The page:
Office 365 ProPlus customers will soon have more control over the productivity suite’s impact on IT operations.
ProPlus is similar to other Microsoft Office 365 plans, but differs in how Office applications are deployed. “Office 365 ProPlus uses a technology called Click-to-Run to install Office. It provides a faster installation, so users can be up and running [with] Office 365 ProPlus in a matter of minutes,” according to an online support document. It installs Office as a single package, although administrators can pick and choose which applications to include.
“When we released Office 365 ProPlus, we focused on reducing the burden of traditional software deployment by making Office deployment fast and easy, so it’s always up-to-date, just like you expect from a cloud service. At the same time, we were very conscious to ensure this new deployment model would not impact app integration, Office customization and IT control that businesses rely on to do their best work,” wrote Microsoft’s Amesh Mansukhani, an Office 365 ProPlus senior technical product manager, and Alistair Speirs, senior operations program manager for Office 365 deployment, in a corporate blog post teasing some of the changes the company will be showcasing at the Ignite conference in May.
Acknowledging that Microsoft’s new accelerated software update cadence may have unwelcome effects on the systems that organizations rely upon to conduct business, the company is rolling out new management controls that essentially help administrators pump the brakes on feature updates.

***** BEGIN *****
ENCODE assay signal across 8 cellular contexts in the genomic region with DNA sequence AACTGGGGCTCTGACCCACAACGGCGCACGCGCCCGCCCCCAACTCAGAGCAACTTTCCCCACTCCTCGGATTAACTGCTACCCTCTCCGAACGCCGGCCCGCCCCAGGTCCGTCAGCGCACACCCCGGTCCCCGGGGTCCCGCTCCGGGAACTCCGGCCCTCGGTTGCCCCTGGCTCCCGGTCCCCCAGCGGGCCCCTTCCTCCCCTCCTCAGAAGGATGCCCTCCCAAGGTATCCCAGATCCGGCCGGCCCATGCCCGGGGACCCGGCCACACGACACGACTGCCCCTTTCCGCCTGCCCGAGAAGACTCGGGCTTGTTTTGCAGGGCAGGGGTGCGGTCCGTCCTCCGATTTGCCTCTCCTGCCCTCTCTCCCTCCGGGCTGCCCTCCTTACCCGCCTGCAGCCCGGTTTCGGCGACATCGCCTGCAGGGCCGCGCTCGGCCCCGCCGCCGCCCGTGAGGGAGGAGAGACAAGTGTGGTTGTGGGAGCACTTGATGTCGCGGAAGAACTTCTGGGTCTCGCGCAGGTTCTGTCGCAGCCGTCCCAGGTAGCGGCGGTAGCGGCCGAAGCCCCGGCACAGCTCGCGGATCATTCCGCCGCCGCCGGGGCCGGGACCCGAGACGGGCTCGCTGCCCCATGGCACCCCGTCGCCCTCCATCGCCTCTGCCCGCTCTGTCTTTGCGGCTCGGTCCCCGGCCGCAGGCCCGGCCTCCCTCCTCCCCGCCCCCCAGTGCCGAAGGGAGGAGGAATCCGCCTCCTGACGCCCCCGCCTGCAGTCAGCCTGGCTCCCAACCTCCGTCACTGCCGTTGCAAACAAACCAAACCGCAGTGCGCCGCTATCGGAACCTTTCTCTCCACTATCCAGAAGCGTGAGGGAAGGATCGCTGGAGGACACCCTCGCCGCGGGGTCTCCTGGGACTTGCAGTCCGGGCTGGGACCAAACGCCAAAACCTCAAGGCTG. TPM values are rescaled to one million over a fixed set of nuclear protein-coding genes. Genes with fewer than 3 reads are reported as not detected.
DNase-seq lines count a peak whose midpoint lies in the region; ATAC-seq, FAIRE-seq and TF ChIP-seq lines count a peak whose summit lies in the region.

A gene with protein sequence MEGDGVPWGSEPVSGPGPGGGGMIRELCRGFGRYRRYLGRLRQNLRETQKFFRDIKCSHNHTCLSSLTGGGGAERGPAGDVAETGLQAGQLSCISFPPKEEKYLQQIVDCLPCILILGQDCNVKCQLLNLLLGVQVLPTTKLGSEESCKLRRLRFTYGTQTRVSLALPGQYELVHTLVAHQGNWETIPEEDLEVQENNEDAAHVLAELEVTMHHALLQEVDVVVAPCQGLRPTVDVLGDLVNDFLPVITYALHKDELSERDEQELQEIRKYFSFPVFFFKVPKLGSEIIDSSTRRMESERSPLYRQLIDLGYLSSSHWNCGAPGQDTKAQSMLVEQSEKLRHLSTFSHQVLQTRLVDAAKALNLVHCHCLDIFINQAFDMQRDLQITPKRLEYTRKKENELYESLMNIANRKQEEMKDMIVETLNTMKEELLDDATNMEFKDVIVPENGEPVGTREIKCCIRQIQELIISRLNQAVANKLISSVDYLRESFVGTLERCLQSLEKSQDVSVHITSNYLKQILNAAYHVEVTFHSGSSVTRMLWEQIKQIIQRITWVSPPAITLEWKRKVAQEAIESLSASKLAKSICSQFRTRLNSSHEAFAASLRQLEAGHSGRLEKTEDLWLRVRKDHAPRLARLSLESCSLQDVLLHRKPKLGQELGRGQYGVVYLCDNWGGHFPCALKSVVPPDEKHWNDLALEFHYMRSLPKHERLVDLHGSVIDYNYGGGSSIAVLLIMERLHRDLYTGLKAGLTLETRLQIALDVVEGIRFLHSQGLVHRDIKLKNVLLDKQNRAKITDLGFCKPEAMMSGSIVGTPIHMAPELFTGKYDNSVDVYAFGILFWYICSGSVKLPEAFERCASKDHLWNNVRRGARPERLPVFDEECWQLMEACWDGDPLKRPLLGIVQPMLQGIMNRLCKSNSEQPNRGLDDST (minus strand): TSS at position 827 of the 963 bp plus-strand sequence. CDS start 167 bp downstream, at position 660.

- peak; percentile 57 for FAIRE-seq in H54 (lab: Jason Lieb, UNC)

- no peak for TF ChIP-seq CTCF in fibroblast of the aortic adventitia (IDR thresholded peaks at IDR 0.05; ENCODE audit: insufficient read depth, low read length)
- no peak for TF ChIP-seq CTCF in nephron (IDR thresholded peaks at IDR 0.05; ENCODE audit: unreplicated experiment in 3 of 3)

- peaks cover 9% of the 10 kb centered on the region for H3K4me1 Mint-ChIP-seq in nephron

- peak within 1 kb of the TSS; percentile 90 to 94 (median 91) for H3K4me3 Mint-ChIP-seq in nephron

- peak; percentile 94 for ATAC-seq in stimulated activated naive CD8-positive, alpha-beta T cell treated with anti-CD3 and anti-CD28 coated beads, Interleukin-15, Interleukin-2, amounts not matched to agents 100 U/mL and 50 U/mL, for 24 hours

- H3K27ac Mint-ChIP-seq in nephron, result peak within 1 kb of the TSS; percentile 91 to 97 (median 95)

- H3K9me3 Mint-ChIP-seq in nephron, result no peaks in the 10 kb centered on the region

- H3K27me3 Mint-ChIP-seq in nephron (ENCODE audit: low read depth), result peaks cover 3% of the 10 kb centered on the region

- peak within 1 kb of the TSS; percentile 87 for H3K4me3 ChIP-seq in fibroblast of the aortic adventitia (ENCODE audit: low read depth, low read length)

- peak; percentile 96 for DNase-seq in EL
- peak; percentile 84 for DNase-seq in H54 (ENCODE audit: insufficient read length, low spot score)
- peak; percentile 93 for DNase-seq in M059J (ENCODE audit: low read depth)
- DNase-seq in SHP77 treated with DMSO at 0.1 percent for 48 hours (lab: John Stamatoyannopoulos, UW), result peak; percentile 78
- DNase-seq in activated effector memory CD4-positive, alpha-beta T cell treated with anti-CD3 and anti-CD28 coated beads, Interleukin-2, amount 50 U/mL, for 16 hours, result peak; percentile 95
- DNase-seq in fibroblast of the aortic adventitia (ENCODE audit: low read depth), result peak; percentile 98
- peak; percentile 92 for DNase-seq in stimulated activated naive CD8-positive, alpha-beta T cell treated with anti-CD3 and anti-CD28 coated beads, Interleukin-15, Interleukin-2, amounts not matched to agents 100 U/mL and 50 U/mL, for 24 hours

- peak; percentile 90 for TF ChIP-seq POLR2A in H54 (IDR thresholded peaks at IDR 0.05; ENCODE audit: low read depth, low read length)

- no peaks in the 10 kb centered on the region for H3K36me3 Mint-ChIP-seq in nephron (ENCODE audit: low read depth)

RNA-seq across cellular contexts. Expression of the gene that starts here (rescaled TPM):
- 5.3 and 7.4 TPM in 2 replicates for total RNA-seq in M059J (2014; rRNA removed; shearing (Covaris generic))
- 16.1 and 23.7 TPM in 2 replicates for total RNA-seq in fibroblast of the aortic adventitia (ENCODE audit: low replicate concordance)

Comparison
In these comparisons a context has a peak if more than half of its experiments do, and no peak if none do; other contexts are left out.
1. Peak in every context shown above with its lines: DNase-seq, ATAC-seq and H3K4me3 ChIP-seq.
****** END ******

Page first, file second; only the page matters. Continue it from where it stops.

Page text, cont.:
“We understand there is a need to reduce the number of feature enhancements on certain devices, especially for those being used for critical line-of-business solutions,” stated Mansukhani and Speirs. “For those devices, we are introducing the ability to receive feature updates no more than three times per year. In between these cycles, we will continue to provide security updates.”
IT administrators can also expect Office 365 ProPlus to place less of a burden on their corporate networks.
Updating Office 365 can place a strain on networks with limited access to the Internet. “To help resolve this, we are integrating Background Intelligent Transfer Service (BITS) to ensure Office is a good citizen when on an organization’s network,” wrote Microsoft Office staffers.
“Office will use BITS to transfer updates to a user’s device only when there is bandwidth not being used by other critical applications,” they continued. BITS, in combination with Binary Delta Compression technology, will help trim down the size of Office updates and lower their impact on a network, they added.
Other enhancements include System Center Configuration Manager (SCCM) integration. SCCM is Microsoft’s PC and server configuration and management platform. Finally, Microsoft is tweaking the software’s self-service device activation features to help administrators rein in their users.
“We know that administrators also want the ability to centrally manage activations on users’ behalf to help reduce the amount of time spent on troubleshooting activation issues,” said Mansukhani and Speirs. Next month, administrators can “use the Office 365 Admin Portal to identify and manage the number of device activations for Office per user.”